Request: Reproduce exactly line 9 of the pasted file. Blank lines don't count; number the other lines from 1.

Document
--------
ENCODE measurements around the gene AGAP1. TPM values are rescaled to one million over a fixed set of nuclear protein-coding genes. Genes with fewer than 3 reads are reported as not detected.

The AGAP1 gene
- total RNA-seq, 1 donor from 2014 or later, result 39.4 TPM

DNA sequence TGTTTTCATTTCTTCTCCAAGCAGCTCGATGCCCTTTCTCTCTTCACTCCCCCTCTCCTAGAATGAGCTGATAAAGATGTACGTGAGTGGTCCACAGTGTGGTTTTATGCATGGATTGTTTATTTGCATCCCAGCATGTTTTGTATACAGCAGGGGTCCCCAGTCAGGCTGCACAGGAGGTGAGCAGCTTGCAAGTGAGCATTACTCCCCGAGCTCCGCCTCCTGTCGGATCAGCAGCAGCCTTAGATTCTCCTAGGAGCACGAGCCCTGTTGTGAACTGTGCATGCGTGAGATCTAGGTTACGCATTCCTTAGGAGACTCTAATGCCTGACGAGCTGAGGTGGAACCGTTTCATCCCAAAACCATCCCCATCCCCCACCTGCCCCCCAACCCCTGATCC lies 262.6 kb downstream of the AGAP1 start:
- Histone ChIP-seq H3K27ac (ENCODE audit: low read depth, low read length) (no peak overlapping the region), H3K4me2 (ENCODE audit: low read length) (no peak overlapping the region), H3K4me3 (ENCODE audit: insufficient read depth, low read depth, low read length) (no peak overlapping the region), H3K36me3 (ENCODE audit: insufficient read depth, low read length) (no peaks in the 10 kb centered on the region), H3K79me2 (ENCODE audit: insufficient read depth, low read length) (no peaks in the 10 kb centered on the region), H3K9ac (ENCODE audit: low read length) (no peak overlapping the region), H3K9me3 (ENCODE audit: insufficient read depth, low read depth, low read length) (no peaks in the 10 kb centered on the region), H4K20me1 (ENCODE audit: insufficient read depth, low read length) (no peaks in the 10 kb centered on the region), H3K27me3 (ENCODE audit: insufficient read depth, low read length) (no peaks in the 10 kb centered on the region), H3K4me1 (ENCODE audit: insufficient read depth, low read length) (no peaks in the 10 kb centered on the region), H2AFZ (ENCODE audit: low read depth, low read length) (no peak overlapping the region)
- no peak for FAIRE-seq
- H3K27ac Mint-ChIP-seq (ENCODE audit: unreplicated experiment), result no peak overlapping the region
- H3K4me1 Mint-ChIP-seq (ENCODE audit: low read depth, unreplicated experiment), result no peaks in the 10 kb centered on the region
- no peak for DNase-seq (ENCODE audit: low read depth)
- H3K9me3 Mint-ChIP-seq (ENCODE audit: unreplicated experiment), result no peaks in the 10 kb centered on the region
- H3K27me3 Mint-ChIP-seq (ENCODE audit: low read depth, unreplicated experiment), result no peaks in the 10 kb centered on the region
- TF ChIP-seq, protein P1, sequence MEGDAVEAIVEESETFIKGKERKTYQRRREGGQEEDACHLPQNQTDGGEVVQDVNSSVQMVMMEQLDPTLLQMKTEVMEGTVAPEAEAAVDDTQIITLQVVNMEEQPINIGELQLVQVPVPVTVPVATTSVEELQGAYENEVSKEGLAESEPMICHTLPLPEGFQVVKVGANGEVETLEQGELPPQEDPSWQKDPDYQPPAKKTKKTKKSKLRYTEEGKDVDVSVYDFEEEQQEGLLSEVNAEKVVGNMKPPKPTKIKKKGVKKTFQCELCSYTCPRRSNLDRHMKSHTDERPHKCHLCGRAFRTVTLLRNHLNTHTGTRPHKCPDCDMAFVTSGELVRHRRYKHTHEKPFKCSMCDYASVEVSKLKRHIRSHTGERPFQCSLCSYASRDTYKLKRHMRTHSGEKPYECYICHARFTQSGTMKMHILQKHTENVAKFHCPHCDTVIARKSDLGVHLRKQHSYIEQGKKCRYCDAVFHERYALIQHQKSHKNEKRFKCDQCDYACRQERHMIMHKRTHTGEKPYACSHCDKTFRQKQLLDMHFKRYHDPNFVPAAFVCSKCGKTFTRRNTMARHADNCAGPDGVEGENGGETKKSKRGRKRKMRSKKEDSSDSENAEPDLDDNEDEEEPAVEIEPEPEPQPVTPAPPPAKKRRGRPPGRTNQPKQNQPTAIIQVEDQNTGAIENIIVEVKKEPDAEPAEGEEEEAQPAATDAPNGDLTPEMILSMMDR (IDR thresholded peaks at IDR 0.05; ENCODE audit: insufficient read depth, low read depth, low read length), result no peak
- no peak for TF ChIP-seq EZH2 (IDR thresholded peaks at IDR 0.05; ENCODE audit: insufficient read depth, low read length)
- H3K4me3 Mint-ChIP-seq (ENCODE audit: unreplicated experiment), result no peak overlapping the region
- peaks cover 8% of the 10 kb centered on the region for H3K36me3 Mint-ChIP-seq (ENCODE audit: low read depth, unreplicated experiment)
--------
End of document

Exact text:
- no peak for DNase-seq (ENCODE audit: low read depth)